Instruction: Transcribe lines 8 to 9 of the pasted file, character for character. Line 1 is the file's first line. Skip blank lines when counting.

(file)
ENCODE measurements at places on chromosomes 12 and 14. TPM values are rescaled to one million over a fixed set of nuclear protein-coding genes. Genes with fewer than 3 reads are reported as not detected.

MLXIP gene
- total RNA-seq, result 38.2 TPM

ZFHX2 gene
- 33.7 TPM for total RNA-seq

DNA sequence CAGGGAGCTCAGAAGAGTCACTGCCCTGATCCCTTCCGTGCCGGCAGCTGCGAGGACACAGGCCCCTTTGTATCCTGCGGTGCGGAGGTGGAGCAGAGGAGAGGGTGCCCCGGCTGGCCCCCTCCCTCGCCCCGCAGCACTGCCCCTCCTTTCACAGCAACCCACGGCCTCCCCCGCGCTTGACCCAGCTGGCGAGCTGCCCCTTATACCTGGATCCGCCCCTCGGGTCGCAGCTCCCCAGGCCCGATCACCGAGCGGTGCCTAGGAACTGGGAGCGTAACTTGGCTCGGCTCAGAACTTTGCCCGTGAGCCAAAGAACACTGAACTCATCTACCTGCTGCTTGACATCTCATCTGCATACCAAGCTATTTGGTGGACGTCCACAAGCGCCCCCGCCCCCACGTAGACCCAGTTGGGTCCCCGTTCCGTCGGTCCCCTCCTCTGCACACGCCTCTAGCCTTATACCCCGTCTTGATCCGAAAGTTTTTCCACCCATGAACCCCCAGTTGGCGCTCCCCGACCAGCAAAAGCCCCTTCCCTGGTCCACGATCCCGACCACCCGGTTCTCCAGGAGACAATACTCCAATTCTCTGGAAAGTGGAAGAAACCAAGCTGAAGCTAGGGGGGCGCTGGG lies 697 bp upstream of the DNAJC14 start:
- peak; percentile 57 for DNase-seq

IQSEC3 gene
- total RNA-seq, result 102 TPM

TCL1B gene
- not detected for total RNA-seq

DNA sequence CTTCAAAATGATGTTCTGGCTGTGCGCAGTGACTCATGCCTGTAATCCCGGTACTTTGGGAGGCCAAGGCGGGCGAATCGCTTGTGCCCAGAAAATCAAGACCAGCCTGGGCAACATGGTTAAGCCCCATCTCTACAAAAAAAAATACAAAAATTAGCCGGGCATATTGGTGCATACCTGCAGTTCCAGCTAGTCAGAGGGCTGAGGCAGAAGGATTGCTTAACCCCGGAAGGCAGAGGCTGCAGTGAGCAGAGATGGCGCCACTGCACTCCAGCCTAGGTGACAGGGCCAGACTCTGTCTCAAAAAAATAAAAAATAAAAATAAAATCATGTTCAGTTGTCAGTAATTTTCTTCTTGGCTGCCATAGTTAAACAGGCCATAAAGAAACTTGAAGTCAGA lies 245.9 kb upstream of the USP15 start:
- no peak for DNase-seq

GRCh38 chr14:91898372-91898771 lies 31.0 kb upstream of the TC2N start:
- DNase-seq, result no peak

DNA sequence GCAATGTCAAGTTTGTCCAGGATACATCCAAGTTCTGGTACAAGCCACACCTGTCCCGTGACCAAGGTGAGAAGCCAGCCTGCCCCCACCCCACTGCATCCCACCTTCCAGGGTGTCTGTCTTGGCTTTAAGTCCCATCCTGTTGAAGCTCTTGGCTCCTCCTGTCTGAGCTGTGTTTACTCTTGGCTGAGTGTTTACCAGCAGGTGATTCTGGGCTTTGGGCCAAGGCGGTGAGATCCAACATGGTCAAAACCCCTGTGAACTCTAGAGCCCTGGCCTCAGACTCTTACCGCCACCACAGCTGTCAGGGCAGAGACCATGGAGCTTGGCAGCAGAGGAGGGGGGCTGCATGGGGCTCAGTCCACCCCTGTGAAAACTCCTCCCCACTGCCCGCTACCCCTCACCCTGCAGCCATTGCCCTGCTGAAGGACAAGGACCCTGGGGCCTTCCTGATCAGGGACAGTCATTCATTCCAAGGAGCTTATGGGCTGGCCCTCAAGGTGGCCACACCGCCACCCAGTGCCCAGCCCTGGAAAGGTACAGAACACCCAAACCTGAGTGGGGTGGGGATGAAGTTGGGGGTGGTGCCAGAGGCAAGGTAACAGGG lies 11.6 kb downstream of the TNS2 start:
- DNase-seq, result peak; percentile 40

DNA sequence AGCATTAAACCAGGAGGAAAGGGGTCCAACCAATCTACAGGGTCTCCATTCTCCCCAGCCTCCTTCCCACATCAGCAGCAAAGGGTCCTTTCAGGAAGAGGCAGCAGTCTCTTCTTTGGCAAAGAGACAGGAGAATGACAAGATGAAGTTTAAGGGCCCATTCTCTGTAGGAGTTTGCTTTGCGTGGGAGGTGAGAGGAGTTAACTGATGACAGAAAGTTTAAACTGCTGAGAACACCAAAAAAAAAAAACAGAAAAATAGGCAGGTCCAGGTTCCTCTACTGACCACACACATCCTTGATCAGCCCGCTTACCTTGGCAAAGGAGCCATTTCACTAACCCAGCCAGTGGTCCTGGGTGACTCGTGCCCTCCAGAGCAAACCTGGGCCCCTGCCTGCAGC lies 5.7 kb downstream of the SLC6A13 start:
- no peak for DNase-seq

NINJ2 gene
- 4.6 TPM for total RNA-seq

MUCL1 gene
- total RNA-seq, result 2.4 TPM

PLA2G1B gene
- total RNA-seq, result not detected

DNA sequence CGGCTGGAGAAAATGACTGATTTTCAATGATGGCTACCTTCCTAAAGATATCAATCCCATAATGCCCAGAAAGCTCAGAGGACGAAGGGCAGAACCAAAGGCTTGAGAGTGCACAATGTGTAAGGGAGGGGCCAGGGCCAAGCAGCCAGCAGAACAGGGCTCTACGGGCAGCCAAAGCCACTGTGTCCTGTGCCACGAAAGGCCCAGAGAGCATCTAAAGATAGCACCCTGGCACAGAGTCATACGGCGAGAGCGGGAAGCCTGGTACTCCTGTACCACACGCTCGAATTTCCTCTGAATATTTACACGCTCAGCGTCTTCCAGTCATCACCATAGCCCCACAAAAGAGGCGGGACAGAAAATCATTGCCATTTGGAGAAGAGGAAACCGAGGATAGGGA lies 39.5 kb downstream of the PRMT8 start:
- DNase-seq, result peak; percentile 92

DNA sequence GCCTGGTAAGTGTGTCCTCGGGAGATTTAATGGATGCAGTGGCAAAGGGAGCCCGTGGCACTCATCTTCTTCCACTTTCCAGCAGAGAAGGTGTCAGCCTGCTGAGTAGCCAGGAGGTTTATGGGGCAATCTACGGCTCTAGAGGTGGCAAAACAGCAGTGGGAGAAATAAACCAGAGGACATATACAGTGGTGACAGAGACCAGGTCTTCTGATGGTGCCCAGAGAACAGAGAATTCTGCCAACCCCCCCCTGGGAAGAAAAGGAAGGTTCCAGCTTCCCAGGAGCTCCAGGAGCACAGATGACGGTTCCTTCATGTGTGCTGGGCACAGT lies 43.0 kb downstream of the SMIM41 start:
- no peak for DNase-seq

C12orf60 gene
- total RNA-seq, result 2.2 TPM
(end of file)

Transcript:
IQSEC3 gene
- total RNA-seq, result 102 TPM